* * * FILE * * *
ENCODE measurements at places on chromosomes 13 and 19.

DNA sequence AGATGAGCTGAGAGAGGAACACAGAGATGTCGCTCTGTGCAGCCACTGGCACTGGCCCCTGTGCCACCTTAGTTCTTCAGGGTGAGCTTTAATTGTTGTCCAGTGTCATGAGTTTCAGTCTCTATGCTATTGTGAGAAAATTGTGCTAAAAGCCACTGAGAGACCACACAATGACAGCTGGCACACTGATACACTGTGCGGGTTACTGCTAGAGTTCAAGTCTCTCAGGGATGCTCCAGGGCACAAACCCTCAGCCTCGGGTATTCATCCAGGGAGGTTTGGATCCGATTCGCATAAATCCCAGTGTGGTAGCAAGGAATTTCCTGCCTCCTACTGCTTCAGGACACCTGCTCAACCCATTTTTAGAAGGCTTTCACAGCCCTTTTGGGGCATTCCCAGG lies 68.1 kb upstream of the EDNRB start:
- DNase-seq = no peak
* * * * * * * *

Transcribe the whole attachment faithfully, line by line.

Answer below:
ENCODE measurements at places on chromosomes 13 and 19.

DNA sequence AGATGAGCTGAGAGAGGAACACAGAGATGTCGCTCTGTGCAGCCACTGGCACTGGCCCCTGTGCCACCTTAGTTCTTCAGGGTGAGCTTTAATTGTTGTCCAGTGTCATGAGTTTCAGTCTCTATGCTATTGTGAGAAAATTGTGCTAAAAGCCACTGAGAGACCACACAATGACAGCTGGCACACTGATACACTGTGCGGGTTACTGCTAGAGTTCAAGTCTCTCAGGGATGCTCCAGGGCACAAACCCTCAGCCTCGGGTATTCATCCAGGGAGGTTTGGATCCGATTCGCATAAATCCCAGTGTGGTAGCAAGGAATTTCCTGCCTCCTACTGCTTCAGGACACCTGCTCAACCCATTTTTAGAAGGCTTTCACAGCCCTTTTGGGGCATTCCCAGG lies 68.1 kb upstream of the EDNRB start:
- DNase-seq = no peak